• James Armstrong

Pine Lake Family Fun event protests the lack of a lake


Simulating water with a blue tarpaulin, a group of Hudson youngsters held an awareness-raising protest about the plight of Hudson’s Pine Lake which has been reclaimed by foliage since the collapse of the dam in 2014.

The first Annual Pine Lake Family Fun Day was the idea of 10-year-old Talia Cardille who lives with her family on a property adjacent to the now swampy version of the former lake. The enterprising young woman was selling lemonade to raise funds to save trees in Ethiopia when one of her customers suggested saving Pine Lake might be a worthy project.

“I was thinking that a few friends could come over with their bathing suits and pretend to swim next to where the lake was,” she said. So, armed with an inflatable palm tree, a handmade sign and a blue tarpaulin, the event took shape under Cardille’s expert and enthusiastic direction on Saturday, September 8.

Originally, she planned to take the event into the wetland that surrounds the area and launch a canoe. “I tried walking out there yesterday but I got into stinging nettles and I stepped in dog poop,” she said, opting to keep the protest on the shoreline.

“We are hoping to have another one next year and, maybe, once the lake is restored, it could be a big thing,” she said. Cardille is hopeful that restoration will happen soon. “I heard that the lake was man made, so man can make it again,” she pointed out.

Reaction to the event

About a dozen of her friends showed up for the event and gave an energetic demonstration of a swim race on the blue tarpaulin. Once the sunbathing and swimming was over, the crowd adjourned to the local Cardille residence for refreshments. Several passersby stopped and offered their encouragement. Jennifer Butler, who lives across from Pine Lake on Cameron Road, said that Cardille’s initiative brought tears to her eyes.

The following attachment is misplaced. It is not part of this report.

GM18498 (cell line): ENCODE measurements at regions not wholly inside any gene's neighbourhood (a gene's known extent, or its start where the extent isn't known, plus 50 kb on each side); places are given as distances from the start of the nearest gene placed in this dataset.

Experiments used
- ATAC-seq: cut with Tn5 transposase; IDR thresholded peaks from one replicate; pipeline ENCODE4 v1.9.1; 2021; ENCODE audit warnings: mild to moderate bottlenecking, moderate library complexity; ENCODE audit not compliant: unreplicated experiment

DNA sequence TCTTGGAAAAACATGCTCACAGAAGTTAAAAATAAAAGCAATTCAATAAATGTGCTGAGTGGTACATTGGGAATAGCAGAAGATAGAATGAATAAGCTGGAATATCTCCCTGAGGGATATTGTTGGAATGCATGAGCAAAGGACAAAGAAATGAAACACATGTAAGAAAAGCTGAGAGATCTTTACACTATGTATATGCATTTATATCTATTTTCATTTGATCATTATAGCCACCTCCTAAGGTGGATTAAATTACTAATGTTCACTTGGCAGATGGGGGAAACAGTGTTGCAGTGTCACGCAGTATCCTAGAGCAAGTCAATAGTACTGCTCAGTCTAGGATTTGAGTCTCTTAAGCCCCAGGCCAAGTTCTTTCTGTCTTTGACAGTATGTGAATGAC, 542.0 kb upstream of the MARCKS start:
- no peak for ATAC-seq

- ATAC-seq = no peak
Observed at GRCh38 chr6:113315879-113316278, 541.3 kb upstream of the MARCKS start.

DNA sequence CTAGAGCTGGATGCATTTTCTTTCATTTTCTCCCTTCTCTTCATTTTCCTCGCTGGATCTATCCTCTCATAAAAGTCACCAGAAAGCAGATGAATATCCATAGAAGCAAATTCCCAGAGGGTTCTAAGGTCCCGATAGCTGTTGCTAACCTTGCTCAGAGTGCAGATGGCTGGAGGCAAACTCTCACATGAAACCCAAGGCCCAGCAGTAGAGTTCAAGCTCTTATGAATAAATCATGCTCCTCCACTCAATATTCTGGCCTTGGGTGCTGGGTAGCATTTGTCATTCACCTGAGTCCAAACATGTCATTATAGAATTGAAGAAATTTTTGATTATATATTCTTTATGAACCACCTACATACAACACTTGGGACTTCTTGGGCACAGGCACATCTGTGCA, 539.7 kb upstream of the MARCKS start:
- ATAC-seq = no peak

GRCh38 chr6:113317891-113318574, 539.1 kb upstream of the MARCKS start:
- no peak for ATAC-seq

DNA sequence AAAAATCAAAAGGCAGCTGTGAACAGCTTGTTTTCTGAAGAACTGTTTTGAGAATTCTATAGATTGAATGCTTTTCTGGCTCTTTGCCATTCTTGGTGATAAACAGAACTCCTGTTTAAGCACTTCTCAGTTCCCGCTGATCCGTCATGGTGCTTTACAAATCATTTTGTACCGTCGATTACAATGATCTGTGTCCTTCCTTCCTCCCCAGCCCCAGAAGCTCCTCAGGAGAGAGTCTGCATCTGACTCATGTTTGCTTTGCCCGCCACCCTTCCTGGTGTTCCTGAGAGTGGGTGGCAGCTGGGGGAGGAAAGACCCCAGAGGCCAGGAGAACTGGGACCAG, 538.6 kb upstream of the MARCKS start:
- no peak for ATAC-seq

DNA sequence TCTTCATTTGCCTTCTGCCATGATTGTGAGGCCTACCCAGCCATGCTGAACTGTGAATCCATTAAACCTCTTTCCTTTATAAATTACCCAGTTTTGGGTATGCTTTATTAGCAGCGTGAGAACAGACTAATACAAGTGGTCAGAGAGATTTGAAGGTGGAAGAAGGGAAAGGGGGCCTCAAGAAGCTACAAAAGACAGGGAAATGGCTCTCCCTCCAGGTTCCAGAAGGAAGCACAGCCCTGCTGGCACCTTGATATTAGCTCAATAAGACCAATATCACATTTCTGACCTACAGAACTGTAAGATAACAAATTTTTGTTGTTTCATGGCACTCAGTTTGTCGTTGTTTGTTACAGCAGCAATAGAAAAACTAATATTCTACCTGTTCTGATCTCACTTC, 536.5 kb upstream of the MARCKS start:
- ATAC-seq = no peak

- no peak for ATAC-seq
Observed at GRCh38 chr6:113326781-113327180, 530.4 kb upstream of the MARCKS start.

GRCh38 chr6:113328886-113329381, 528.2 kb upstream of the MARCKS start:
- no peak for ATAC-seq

“What they are doing is very cool,” said Butler who has actively campaigned for the restoration of the lake and dam.


Cardille was happy to receive any donations that came her way on Saturday.

“I have a jar at home to put them in,” she said with a laugh. Her problem, however, is finding out what organization to donate the funds to. “I did some research and found out that $750,000 is needed to build the dam,” she said adding, “I have to do more research.” She said she hadn’t spoken with any officials from the town.

History of the lake and dam

Pine Lake was drained when the dam that stemmed the flow of Black Creek and the Viviry River broke in 2014.

“We moved here in 2012, so we had almost two years with the lake,” said Talia’s father, Peter Cardille. Although his daughter hasn’t learned how to ice skate, she is anticipating the winter when she will be able to master that skill on the frozen lake. However, when Resident Trevor Smith raised the issue of rebuilding the Pine Lake dam at the recent Hudson Town Council meeting, Mayor Jamie Nicholls responded that although the project is a priority for the council, approvals for the project with higher levels of government are not being pursued at the moment. As for the date of the next annual Pine Lake Family Fun Day, Talia wasn’t sure about the specifics other than to speculate, “We might hold it earlier next year.”

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